So I was reading this article by Ajay Shah about administered pricing for petroleum. He does an excellent (though it gets a bit technical in terms of statistics) analysis about what could go wrong if the government were to free pricing of petroleum products. He mostly argues in favour of deregulation, and that is a view that I completely endorse.
One of the big fears about deregulation that he mentions is the fear that volatility in retail prices of petroleum products might increase, and he argues that this is a good thing and is much better than the government artificially hiding the prices and subjecting the junata to major price shocks once in a while. While I agree with him on this, I don’t think prices will change frequently in the first place.
While I was reading this article, I started thinking about the neighbourhood Sri Ganesh Fruit Juice (yeah there are a dozen of those in every neighbourhood in Bangalore) center. About how the guy keeps the price of orange juice constant throughout the year, despite the price and availability of oranges themselves fluctuating wildly across seasons. Yeah he might do minor adjustments such as changing the proportion of water but he can’t do too much of it since he needs to maintain quality.
The basic funda here is that customers want certainty. Every time they go to the shop for their fix of orange juice, they want certainty in the prices. Even if you are on an average cheaper, you will lose customers if your price is more volatile than your competitor’s. Of course there are occasions when you can’t help it and are forced to change your price – and on these occasions your competitors are also likely to do the same. But as far as possible, you try your best to decouple the price of orange juice from the price of orange which is pretty volatile.
Now I don’t know if the volatility in crude oil prices is more than the volatility in orange prices (it’s likely to be) but considering that oil companies are supposed to be more sophisticated than your neighbourhood juice shop guy, I would expect similar behaviour from them – of keeping retail prices of petroleum products as stable as they can. Of course they are likely to follow long-term trends but they are surely not going to pass on the short-time noise in prices to the customers.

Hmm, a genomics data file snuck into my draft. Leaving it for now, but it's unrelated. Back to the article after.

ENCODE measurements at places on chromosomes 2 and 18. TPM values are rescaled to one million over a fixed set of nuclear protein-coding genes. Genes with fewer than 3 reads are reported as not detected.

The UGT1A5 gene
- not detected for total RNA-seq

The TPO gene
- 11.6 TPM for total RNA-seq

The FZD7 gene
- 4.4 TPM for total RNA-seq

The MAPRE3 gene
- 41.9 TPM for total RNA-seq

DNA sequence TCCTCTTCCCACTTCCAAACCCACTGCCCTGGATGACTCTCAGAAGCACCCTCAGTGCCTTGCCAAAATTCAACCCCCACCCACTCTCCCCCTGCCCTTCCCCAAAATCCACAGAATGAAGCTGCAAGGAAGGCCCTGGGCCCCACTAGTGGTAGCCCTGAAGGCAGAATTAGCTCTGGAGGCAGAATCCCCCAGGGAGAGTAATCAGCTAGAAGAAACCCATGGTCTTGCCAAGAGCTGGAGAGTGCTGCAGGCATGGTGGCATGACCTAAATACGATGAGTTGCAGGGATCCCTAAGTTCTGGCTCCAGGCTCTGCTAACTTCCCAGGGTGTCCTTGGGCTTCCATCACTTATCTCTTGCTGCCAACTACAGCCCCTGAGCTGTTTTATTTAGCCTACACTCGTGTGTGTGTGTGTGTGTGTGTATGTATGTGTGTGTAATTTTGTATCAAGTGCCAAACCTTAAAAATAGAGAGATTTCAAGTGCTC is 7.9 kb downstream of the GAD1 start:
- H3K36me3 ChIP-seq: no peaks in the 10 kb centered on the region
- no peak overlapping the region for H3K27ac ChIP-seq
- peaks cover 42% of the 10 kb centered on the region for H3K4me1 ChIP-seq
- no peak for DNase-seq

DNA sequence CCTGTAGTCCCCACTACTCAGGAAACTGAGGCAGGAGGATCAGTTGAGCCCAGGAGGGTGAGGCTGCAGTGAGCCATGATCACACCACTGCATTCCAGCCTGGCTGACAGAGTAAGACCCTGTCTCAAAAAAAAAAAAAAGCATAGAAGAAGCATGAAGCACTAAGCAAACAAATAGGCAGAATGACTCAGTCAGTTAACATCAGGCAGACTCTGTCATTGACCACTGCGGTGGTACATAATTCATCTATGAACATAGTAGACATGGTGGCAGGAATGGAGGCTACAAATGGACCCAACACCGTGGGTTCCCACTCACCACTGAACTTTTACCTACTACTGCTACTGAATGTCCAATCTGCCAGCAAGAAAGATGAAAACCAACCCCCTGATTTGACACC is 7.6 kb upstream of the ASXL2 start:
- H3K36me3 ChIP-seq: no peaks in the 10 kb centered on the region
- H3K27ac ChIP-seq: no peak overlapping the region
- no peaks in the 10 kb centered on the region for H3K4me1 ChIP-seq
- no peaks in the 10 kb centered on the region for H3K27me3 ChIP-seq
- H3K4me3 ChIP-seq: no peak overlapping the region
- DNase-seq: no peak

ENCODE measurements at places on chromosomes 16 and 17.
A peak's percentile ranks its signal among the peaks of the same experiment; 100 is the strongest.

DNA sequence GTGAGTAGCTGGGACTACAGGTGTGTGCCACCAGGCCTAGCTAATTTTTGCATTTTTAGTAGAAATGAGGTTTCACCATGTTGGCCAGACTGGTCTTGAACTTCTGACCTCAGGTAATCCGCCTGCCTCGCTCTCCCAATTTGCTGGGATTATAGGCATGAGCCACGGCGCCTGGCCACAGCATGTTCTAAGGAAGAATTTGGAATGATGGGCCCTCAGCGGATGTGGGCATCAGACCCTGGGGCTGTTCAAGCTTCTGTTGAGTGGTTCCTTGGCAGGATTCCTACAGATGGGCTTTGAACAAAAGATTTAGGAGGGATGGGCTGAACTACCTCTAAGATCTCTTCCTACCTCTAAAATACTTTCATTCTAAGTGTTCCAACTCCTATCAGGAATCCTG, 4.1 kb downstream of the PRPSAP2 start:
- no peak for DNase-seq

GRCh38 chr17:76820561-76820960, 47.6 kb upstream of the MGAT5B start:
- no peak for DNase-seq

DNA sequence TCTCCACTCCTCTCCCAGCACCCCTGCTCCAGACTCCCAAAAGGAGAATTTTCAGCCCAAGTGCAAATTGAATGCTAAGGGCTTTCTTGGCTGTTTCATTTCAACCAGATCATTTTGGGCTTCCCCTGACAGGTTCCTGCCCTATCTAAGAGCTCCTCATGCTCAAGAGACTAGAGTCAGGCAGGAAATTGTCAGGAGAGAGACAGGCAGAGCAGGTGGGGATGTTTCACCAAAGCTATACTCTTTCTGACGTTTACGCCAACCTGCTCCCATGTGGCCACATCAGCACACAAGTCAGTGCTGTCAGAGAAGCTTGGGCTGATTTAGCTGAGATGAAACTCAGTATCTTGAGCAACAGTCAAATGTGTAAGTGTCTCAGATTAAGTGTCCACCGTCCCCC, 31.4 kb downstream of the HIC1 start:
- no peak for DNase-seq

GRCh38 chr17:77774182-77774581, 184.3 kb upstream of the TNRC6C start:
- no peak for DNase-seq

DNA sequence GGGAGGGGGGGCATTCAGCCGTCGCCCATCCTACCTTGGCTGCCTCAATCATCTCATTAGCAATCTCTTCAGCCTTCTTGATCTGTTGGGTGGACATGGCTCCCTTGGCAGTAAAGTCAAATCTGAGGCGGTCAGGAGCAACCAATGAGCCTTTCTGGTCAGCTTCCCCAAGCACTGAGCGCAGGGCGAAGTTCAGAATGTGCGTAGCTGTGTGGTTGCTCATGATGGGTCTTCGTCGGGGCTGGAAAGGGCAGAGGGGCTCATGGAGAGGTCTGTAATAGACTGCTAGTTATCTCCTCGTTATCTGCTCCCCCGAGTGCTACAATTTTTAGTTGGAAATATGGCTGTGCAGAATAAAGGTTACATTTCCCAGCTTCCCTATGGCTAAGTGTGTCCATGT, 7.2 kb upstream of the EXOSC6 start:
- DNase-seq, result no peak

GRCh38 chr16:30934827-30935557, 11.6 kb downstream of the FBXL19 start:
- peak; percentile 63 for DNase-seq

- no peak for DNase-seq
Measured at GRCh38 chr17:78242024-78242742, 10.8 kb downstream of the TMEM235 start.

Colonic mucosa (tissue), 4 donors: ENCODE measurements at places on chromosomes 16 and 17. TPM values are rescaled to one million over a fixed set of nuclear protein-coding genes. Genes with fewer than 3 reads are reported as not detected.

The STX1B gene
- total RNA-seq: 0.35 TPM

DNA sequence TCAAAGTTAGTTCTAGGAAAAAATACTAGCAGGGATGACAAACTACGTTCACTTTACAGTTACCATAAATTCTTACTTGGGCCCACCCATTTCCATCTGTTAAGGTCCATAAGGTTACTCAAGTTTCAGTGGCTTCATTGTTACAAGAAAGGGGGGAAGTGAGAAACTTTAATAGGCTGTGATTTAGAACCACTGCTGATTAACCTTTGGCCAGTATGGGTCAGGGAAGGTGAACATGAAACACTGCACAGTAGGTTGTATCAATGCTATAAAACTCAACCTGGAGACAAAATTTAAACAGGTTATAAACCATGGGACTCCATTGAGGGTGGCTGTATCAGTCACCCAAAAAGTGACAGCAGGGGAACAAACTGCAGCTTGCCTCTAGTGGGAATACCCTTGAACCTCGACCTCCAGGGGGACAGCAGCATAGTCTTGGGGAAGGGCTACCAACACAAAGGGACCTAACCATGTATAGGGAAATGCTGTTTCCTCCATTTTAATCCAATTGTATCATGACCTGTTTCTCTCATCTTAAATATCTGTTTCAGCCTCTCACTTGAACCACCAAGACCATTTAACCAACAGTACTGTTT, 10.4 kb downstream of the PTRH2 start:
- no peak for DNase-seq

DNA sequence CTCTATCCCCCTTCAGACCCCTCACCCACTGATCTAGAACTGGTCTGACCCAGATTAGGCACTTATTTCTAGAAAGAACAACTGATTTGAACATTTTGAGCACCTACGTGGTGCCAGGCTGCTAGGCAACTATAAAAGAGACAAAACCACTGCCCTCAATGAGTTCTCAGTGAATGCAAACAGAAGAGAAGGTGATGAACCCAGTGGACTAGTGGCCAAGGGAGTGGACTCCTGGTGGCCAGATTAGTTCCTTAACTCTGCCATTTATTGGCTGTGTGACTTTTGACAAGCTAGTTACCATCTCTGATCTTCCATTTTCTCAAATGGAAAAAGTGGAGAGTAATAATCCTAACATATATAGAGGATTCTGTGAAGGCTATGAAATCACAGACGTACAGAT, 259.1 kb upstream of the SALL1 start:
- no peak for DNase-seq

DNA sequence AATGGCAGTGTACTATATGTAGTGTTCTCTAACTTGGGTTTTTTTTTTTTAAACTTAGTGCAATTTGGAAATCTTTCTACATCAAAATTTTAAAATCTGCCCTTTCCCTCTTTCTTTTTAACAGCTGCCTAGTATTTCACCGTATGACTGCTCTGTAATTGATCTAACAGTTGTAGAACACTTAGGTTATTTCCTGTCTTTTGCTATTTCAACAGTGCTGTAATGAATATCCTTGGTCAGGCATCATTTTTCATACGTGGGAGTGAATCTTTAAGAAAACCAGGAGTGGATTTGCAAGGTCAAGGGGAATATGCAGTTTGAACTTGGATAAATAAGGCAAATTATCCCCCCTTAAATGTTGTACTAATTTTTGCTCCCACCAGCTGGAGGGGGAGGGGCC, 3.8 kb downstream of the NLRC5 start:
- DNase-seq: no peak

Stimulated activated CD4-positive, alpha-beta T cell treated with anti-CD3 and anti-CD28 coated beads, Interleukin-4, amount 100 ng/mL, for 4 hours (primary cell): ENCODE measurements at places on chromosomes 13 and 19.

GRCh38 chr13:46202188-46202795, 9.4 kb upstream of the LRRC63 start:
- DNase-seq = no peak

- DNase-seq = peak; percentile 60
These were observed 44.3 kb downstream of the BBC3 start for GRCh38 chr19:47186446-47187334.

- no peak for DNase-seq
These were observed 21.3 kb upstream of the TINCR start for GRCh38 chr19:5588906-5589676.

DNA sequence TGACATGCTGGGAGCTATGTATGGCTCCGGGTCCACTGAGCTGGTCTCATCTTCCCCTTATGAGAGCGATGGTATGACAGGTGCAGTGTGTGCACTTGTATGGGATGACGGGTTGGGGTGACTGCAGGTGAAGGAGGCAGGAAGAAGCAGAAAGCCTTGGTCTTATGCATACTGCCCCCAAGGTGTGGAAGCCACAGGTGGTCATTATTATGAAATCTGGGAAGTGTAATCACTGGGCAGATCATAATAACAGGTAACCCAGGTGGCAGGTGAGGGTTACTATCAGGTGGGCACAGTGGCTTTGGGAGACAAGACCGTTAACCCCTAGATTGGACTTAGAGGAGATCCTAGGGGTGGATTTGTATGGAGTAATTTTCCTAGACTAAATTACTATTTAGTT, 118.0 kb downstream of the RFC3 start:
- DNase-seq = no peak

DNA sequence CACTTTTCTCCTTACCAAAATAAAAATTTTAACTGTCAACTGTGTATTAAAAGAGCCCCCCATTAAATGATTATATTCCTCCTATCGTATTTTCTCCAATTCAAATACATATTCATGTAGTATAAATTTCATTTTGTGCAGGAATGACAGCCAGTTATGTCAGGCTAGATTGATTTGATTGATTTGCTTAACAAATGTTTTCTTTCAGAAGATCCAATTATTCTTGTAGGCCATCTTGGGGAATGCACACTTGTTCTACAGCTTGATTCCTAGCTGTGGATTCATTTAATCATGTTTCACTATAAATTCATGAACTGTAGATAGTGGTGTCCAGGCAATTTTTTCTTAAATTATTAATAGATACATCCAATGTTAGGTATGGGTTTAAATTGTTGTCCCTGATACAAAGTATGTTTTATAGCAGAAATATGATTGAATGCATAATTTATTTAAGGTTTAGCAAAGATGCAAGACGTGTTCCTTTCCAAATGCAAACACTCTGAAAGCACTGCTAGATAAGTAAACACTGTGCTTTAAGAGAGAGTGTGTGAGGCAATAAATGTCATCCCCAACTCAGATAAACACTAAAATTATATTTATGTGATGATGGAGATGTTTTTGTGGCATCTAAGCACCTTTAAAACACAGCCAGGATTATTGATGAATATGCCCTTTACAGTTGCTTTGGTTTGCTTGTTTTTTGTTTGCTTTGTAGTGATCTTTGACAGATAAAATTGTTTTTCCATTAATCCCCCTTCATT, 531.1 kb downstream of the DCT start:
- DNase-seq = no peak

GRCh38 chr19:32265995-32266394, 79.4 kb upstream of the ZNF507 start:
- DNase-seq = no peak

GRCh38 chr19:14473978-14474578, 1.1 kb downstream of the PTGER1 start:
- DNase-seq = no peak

So this fear of increase in volatility of retail prices is unfounded, assuming of course that the oil marketing companies are good businesspeople!
4 thoughts on “Orange Juice and Petrol”
Then I am sure you will have an explanation for why petrol price in US fluctuates on a daily basis. So much so that the first thing that you notice in front of any gas station is this huge board displaying that day’s price.
I guess it boils down to expectation. The Ganesh Fruit Juice centers have built up this expectation among their customer base that they will keep the juice price constant. Also, minor variations in price of juice become too complex to manage (Rs. 8.47 per glass?). So the prices have to be in round figures, that is why we don’t see too much fluctuation in those prices. There is no such restriction for petrol prices. You can keep changing the price per liter by a few paise without inconveniencing your customers.
the cost of oranges would not make up for a considerable percentage of fruit juice’s selling price .. Max twenty percent i guess .. Whereas for a petrol outlet the logistics , rent and labor cost make up a small percentage of his selling price and petrol the most thus forcing the petrol outlet guy to change the prices ..
one thing that both you and Ajay Shah have missed out is to consider correlation without considering degree of effect. It is true that crude and petrol prices have high correlation, but you need to distinguish between the two.
In Spain (where one of our investee companies is in the light distillates trade) crude contributes to ~25% of the pump price of petrol and diesel. The rest of it is taxes and other inputs such as labour and return on capital. The pump price in Madrid today is EUR 1.058 = Rs. 67.7. I would imagine the pump price of petrol today in India is not too different, which would lead me to conclude that crude contributes to only ~25% of the pump price in India as well. i.e. a 20% change in crude price leads to a 5% change in pump price of petrol – not the end of the world. So I don’t think India should worry too much about this, at least not more than necessary.
@ Mohan (in addition to SKimp)
Crude prices are more of a worry in countries like USA. The pump price in USA yesterday was 2.8 USD per american (not imperial) gallon, i.e. 0.739 USD per litre, i.e. Rs. 34 per litre. Which means crude contributes to ~50% of the pump prices in USA which explains why there is more fluctuation in pump prices in USA.
Just a housewife’s view – Consumers of orange juice can make do without, in case the prices fluctuate madly – consumers of petrol and petroleum products do not have any alternative. So the petrol companies will pass on all fluctuations (and more) to the consumer, while the fruit juice stall owner will go out of business very soon if he does that!